The usual cause of wheel alignment problems is a collision of some kind. It doesn’t have to be a major impact, even dropping a wheel into a pothole or a tyre hitting a kerb can cause the alignment to be off. If your vehicle has been in a real collision, the wheel alignment should always be checked as soon as possible, even if no major damage was done to the bodywork, as the shock of the collision may have compromised your alignment.


The commonest (and least expensive) type of alignment check involves just the front wheels. The mechanic will ensure that the front wheels are set back to the manufacturer’s recommended angles which should ensure a smooth and balanced drive on a flat road.

A more complex check is called a ‘Four Wheel Alignment’ and as the name implies, this is a check on both pairs of wheels to ensure they are parallel. The check method involves the use of some high technology equipment which measures the alignment of each wheel via sensors’ This equipment needs to be operated by a highly trained technician, and the method of alignment tends to be more expensive. However, the end result should be perfect alignment and an improved on-road performance.


Wheel balancing refers to the way the wheel spins on the axle. A perfectly balanced wheel will spin smoothly with no vibrations, but a poorly-balanced wheel will cause the following problems:

Vibrations coming through the steering wheel, your seat or the vehicle floor when you drive at certain speeds (usually between 60 and 70 mph) regardless of the road surface.

The tyres show a distinctive scallop or cup-shaped pattern of wear.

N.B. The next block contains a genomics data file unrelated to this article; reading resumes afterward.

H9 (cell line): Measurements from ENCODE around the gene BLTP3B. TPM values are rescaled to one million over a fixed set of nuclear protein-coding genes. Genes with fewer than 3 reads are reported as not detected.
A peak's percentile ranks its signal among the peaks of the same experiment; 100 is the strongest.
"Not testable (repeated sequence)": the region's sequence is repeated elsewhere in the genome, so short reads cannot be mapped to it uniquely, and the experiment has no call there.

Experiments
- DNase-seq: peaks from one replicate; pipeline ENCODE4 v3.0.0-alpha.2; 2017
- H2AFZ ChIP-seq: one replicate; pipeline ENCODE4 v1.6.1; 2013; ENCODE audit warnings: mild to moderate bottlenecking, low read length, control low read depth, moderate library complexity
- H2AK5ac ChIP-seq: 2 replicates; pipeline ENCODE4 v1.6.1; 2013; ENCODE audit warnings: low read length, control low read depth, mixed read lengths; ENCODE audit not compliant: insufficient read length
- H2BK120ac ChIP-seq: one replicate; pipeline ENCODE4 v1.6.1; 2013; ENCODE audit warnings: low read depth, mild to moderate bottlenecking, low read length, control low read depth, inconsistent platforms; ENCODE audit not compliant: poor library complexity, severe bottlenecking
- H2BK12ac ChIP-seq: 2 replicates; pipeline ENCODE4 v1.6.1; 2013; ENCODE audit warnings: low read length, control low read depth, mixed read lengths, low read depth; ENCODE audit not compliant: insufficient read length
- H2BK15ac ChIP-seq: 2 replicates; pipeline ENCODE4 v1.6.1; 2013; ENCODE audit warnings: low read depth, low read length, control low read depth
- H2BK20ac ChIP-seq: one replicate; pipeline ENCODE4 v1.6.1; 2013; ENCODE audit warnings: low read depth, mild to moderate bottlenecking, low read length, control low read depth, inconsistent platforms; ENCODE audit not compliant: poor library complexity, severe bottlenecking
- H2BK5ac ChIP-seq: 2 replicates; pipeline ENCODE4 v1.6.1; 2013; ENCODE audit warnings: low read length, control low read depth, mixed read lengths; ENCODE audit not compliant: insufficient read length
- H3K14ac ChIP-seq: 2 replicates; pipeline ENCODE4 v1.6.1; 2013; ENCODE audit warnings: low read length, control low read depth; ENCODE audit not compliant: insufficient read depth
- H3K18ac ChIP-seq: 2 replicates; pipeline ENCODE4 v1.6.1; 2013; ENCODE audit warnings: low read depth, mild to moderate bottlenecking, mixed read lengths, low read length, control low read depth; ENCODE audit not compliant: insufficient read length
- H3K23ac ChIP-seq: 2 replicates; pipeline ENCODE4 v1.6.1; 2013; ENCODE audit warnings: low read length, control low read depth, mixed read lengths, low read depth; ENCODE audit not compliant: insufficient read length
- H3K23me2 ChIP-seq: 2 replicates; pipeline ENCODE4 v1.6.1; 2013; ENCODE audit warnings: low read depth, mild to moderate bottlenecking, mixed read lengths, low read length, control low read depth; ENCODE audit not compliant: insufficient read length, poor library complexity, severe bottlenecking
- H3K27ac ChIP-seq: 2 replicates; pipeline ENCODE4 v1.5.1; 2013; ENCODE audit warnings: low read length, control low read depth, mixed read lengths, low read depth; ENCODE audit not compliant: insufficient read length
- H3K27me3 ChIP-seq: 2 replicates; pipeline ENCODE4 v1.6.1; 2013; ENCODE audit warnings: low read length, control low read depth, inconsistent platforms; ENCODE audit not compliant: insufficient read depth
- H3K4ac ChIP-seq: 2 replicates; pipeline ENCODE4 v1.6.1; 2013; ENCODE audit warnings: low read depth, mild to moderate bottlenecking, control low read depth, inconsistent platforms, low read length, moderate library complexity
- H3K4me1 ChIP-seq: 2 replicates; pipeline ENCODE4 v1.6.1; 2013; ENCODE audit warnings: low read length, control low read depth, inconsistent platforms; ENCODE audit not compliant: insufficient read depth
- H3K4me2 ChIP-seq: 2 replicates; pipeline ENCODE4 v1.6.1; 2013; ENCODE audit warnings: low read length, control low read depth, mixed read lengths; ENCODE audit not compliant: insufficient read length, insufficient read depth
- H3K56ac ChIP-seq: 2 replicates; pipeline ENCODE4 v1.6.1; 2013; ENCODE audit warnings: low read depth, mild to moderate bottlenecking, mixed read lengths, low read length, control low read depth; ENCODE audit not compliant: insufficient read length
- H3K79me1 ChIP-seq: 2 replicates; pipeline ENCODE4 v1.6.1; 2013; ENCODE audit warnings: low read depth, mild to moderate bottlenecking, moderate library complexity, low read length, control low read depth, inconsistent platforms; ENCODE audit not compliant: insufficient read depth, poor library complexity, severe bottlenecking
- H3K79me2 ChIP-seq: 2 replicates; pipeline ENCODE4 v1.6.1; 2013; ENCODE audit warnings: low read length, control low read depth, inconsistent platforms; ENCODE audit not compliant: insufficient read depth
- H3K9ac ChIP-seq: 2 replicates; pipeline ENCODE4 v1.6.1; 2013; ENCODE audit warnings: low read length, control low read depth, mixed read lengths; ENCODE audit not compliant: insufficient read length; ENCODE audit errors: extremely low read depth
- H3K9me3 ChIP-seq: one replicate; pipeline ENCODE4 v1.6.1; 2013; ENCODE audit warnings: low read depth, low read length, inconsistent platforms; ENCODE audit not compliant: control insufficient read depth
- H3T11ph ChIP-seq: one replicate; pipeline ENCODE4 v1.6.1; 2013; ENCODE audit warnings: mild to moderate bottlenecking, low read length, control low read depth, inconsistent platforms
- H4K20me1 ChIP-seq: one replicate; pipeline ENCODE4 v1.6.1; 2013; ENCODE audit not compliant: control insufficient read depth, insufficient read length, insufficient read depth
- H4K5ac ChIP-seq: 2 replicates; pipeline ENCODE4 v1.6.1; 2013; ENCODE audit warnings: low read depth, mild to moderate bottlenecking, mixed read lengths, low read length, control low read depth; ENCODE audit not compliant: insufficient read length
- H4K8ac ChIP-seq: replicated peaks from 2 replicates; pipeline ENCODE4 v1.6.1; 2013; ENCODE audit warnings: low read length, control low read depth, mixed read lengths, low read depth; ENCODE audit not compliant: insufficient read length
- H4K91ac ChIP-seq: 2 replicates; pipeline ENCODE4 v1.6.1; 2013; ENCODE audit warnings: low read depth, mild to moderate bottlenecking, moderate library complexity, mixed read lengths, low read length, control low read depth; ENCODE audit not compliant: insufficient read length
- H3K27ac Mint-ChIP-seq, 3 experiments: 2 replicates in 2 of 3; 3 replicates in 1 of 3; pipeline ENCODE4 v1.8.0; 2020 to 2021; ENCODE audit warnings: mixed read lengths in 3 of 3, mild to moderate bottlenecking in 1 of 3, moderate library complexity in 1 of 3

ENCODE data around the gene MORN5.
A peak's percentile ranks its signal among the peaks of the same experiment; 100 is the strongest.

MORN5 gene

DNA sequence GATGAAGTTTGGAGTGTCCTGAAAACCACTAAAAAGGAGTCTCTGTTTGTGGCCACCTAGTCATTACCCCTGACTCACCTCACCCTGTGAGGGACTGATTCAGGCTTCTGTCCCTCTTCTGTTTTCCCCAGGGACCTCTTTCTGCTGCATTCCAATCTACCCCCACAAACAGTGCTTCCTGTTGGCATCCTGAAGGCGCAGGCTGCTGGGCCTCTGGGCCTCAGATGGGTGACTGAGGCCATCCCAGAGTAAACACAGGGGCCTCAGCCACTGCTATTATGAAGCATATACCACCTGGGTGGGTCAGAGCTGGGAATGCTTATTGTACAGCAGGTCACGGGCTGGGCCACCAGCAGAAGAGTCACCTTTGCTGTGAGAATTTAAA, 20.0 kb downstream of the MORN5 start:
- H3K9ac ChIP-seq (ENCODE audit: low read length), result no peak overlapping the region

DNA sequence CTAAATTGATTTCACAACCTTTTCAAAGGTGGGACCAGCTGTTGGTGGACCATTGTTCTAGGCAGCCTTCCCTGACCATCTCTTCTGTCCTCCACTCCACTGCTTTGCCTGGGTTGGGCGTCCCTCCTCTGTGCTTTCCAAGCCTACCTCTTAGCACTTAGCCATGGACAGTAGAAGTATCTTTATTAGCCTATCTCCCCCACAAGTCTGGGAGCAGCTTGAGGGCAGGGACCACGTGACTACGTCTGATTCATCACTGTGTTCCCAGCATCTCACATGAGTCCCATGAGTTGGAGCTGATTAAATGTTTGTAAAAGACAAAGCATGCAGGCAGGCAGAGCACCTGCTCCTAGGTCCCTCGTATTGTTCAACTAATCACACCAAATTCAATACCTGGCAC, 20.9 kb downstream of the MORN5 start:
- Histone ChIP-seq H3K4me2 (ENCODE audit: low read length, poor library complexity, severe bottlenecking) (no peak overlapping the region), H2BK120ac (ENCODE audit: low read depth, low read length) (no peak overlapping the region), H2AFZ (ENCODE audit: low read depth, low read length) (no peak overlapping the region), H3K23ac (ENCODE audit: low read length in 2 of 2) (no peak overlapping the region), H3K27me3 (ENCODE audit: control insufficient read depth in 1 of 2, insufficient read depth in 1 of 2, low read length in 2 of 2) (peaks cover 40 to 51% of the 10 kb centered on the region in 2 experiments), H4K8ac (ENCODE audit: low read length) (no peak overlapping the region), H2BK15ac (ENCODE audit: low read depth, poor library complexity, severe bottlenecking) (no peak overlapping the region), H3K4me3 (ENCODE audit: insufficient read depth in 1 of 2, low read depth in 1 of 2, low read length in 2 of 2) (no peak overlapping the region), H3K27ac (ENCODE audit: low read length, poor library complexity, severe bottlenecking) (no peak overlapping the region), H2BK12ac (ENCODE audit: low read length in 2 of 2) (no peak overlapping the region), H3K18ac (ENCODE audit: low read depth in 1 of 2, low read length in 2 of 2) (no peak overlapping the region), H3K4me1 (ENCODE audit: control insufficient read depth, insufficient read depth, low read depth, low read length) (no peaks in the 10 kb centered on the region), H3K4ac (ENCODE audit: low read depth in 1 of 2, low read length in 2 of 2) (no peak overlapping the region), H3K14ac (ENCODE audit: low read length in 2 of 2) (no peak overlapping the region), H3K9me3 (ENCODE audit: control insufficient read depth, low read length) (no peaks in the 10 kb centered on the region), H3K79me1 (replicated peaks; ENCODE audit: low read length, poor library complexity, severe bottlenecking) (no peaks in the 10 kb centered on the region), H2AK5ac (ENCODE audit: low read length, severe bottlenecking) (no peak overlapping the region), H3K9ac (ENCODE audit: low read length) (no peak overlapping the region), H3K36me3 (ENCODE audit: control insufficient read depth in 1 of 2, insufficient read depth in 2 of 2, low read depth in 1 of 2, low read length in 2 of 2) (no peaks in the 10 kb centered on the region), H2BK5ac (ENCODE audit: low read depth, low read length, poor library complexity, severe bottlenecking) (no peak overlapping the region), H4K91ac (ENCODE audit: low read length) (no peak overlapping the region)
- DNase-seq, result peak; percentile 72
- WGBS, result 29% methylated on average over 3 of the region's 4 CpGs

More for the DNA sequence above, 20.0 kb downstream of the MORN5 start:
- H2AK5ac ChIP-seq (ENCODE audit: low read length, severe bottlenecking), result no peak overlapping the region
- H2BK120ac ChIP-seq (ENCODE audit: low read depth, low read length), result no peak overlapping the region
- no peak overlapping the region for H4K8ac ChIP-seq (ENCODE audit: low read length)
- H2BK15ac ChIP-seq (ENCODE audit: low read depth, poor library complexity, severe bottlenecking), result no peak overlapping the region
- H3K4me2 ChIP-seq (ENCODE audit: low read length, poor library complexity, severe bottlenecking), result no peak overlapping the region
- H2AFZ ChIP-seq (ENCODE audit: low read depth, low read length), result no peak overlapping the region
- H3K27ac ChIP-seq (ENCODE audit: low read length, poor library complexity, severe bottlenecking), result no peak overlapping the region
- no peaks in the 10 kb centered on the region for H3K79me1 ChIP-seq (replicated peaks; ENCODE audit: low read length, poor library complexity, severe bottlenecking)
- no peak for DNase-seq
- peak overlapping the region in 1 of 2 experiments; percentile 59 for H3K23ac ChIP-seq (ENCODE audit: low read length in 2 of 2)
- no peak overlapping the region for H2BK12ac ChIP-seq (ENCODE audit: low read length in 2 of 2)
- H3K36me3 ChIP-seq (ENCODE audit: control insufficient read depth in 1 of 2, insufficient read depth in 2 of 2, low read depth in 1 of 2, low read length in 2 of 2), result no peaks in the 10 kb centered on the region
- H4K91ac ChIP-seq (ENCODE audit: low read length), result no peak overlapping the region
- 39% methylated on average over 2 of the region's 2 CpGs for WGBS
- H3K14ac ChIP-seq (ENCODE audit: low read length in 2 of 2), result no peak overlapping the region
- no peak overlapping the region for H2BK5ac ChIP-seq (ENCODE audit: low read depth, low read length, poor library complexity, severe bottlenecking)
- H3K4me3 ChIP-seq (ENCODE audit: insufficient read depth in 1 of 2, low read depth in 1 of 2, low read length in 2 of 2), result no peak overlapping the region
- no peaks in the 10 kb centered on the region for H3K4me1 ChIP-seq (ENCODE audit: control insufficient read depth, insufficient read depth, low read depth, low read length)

As the name implies, if the tyre and wheel combination is not totally evenly weighted all the way around the perimeter, vibration will ensue. Amazingly, a weight difference of 28 Grams (1 Ounce) in one section of a tyre and wheel will cause a significant vibration at 60 mph. Most top-quality tyres hold their balance well, and if the balance does go out, it will be a gradual process. This means that if you suddenly notice that a vibration has started to occur, it is may be that one of your balancing weights (see below, ‘solving balancing issues’) has dropped off.

Vibrations felt through the steering wheel usually emanate from the front wheels. Vibrations felt through the seat are often coming from the rear wheels.


The mechanic will begin by removing a wheel and fitting it onto a balancing rig. The rig will spin the wheel and detect the source of the weight imbalance. A small lead weight will then be applied to the opposite side of the wheel rim from the heavier spot. The size of these weights are carefully calculated to ensure an even weight balance all around the wheel. The mechanic may then check out the other wheels if necessary. If balancing is done correctly, you will see an immediate improvement in the smoothness of the vehicle on the road.


Wheel alignment checks may not be on the top of your list of jobs to do, but getting a periodic check done can save you money and increase your safety on the road.

First of all, before doing anything on the wheel alignment, a mechanic will take a look at the condition of the front end of your car. If there are any problems with worn or loose parts on the steering mechanism, these will need to be put right before any further work is done. From a safety point of view, this is a useful check-up.

Secondly, if you notice uneven tyre wear, the chances are that those tyres have already gone too far to be saved and will need to be replaced. A pre-emptive check on your alignment can highlight problems before they are visually apparent and could save you having to replace tyres that have been worn out too soon.

Contact your nearest AutoMend van and car maintenance specialists and let them sort out any balancing or alignment issues you may have – they offer professional services at affordable prices.